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Krasnodor H5N1 Bird Flu Is an Italy Kurgan Recombinant
July 11, 2006
H5N1 bird flu sequences from the Qinghai strain are beginning to be published in public databases. The strain moved into long range migratory birds and increased its global reach markedly in the past 12 months. First reported in May, 2005, the strain migrated to the west in the summer of 2005 and was reported for the first time in Russia, Kazakhstan, and Mongolia in July August, 2005. Prior to this migration, reported H5N1 infections were limited to China and countries to the east and south. The number of countries reporting H5N1 infection grew from 10 to over 50 ,as H5N1 migrated into Europe, the Middle East, and Africa.
As the strain spread, it provided a real time demonstration of H5N1 evolution via recombination. These emerging strains could be easily classified by the newly acquired polymorphisms on the Qinghai genetic background. As countries increase surveillance, the number of isolates continued to grow. Most of the sequences have not been released, but recent presentations have phylogenetic trees if the Qinghai strain in Europe, China, Russia, and Nigeria.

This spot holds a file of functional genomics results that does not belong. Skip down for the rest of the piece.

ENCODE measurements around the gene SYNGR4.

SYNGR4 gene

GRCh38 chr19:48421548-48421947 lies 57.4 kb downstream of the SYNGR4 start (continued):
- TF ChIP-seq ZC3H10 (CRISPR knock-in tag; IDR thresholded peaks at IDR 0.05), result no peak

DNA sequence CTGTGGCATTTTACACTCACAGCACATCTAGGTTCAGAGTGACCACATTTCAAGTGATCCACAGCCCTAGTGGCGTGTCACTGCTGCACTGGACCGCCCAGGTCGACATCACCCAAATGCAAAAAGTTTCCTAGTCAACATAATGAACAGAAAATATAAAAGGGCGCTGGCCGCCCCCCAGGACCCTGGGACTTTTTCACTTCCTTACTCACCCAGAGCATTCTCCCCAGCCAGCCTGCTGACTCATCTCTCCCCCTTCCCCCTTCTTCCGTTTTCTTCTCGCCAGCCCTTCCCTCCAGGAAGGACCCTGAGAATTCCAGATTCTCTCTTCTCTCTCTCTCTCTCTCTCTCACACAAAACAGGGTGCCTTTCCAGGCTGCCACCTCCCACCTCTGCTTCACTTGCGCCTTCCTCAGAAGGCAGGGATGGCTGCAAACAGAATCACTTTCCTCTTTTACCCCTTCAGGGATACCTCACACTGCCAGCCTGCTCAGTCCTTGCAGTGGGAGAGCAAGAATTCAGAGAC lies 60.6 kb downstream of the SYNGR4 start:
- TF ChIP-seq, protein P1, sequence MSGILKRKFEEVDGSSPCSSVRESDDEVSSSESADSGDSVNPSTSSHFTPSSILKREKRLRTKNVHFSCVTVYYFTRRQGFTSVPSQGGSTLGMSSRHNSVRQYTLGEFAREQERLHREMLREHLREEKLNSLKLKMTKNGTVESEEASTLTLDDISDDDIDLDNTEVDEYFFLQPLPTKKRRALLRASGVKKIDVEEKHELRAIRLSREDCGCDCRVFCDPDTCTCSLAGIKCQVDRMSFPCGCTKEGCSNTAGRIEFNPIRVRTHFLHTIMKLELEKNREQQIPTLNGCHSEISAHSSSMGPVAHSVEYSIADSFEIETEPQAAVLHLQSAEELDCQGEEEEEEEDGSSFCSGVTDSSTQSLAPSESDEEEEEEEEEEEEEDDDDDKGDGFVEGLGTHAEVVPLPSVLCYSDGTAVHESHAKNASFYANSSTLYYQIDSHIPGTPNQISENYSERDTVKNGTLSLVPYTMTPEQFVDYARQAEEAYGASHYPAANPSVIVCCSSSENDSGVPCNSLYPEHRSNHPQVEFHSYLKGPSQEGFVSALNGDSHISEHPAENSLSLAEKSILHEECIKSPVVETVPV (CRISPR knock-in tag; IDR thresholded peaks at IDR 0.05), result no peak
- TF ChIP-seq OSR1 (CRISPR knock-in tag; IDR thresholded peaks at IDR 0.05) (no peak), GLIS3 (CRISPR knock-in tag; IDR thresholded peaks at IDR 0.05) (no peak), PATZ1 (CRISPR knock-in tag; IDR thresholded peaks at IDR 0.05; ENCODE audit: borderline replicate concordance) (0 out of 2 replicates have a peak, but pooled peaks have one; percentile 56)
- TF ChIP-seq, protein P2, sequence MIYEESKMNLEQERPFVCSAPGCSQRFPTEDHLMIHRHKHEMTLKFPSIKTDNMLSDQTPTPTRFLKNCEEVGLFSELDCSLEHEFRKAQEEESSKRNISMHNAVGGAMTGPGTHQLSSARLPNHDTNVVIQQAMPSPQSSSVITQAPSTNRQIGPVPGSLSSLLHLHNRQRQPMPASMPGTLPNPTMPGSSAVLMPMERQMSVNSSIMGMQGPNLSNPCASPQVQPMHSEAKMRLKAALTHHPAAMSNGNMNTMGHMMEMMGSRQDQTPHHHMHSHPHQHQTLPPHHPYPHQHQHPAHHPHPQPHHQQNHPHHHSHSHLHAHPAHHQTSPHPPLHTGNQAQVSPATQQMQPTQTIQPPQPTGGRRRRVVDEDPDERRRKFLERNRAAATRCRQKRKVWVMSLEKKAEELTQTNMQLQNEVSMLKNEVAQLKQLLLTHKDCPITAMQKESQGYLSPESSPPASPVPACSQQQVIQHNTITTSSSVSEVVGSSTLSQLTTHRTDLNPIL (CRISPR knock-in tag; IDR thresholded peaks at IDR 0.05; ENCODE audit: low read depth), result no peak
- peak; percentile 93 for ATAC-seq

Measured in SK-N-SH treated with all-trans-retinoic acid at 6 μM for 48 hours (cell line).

As the sequence become public, it becomes increasingly easy to identified the sources of the newly acquired sequences. Although the polymorphism appear to be random point mutations, the newly acquired sequences are nit recent mutations and the distribution is not random.
Most of the newly acquired polymorphisms can be found in H5N1 isolates from Asia which were acquired by a variety of Qinghai strains prior to the migration to the west. However, tracking these polymorphisms shows how they are acquired during dual infections by various Qinghai strains.
One such examples is the recent isolate from a chicken in Krasnodar, A/chicken/Krasnodar/01/2006(H5N1). It has six polymorphisms layered onto the Qinghai genetic background. The first 3 polymorphisms, C181T, G194A, and C223T can be found in A/Cygnus olor/Italy/742/2006, and the remaining three polymorphisms, G445A, G548A, and G1714A are in A/chicken/Kurgan/05/05. As more sequences are made public, more examples of recombination will become obvious.
The major jump in geographical reach allows for expansion of region versions of H5N1, which can then recombine with newly arriving H5N1. The expansion creates the opportunity for a large number of dual infections among genetically diverse H5N1's. The dual infections lead to more recombination and accelerated evolution of H5N1.
This rapid expansion of geographical genetic complexity in long range migratory birds is cause for concern.